The Upper Room

by Morgan Lindsey Tachco · May 31, 2015

The Homesteading movement in the United States experienced an insurgence in the 1960’s & 70’s, sending thousands of (predominantly white, recovering middle class) people “back to the land.” Homesteads and communes popped up all over the US. Many sprang from a religious or spiritual foundation. All were created by people drawn to a life that promised simplicity in off-grid, communally sufficient living. Arguably, this movement hasn’t ceased and perhaps has seen somewhat of a resurgence in recent years. 

What a fascinating display of privilege to live precisely by one's own choosing. To move through life guided by the belief that the best means of contributing to society is to recede from it, and that choices made by you and your commune are paramount. How does one, or many ‘ones’ continue to evolve in an existence so perfectly curated? What happens to the nuance of being human? As exhausting, infuriating and, at times downright degrading that society at large can be, evolution comes to us all - whether we are running or sitting still. Once a self-made micro society begins to crumble, what happens to the humans inside of it? 

This is the setting for Rady&Bloom's The Upper Room, playing through June 12 at The New Ohio Theatre. A once active family-run homestead on an island off the coast of Maine is being swallowed by the sea. The commune is held down by three sisters born there, rounded out by six others that have found their way there for various individual reasons. The Upper Room of the farmhouse serves as the communal space they gather in to meditate, share meals and, eventually, discuss their future as they are forced to renegotiate their relationship with the surroundings that once sustained them. They are being actively swallowed by the changing earth and nostalgia for a simple successful past, all while mourning a lost future.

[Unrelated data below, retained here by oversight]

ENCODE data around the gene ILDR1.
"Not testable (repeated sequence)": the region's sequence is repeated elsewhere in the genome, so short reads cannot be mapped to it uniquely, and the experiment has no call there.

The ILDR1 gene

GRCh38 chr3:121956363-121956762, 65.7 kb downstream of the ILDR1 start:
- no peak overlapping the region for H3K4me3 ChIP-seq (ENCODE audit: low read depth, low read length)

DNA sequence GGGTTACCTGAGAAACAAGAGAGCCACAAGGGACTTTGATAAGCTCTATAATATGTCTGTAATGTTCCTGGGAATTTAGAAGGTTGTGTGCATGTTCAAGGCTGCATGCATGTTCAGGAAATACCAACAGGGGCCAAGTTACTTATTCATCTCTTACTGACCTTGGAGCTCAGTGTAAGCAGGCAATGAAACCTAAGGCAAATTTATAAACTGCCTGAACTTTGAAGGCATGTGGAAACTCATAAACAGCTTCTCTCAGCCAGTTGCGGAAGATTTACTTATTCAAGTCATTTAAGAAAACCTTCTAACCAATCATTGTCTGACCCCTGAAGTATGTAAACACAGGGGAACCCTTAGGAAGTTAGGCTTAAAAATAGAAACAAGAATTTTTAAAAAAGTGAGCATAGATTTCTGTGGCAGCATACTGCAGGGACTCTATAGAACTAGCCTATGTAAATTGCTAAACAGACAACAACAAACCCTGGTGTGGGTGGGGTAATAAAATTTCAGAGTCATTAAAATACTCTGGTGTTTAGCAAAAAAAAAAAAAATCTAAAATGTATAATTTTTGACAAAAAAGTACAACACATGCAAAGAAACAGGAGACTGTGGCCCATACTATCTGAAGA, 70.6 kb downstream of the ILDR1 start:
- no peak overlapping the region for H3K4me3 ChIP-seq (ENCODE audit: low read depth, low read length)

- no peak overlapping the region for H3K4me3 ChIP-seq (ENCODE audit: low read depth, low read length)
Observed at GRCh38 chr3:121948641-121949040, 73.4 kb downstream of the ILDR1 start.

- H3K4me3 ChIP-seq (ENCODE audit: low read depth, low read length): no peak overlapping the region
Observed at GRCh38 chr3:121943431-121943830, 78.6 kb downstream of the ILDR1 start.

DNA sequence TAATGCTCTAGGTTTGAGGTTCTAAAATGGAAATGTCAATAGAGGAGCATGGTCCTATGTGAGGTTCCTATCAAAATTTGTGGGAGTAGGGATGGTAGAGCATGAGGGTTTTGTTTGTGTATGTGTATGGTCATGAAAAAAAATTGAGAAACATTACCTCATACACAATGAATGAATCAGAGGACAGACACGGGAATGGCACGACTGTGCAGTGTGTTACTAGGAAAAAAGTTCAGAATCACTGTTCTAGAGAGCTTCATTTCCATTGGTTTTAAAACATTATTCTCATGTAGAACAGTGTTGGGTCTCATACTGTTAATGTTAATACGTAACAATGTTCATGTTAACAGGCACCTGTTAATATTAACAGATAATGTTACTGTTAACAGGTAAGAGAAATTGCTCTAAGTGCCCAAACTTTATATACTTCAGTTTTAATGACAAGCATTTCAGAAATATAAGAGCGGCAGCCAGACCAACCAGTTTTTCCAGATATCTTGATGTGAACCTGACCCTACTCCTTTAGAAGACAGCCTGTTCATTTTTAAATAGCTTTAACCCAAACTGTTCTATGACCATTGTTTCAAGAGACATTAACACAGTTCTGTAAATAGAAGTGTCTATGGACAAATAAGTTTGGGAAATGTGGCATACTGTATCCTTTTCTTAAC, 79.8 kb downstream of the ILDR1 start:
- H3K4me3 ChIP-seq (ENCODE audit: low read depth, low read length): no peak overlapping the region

Although billed as a play, The Upper Room's story is driven by an original score, written and mostly performed by the incredible Catherine Brookman. Portraying the eldest sister, Hannah, Brookman drives the piece with compositions that pull inspiration from indie folk and rock, with a bit of funk and sea shanty thrown in. Her voice is astounding; at once bellowing like a horn and ringing like a bell. She is in full control here - her voice encompasses her body as well as the space, and guides the story like a foghorn. 

Fortunately, Brookman's talents extend well past an understanding of her strengths and the ability to showcase them. She helps provide the woody and oceanic landscape for the very talented ensemble to play in, creating intricate harmonies that float above the exciting rhythm that drives the piece.  The design and staging are as impressive - beautiful lighting design by Jay Ryan and staging by Directors Jeremy Bloom and Brian Rady assisted by Brandon Powers ensure that the space feels like a shrinking island, forcing an imminent evolution. 

All beautiful theatricality notwithstanding, there are a few complications. The plot takes awhile to reveal itself, and some character development misses the mark. There are times as we’re meeting the commune members - inherently eccentric and self-involved - where we’re not sure whose joke we’re in on, if anyone’s. With such rich music to work with and active theatrical imaginations, I understand the tendency to run with it at the expense of these points, and the culmination eases any rocky moments from the start. I can see this piece only solidifying as the ensemble has more time to play together. It won’t be long before they embody the feeling that so many of us long for: the privilege of being part of a tribe.

Throughout this piece I found myself saying, “Only in New York, only downtown, how fortunate we are to be here.” So head over to the New Ohio and witness it for yourself. This quintessential downtown theatre piece will prove to be an evolution most fascinating, exciting, and entertaining to experience.






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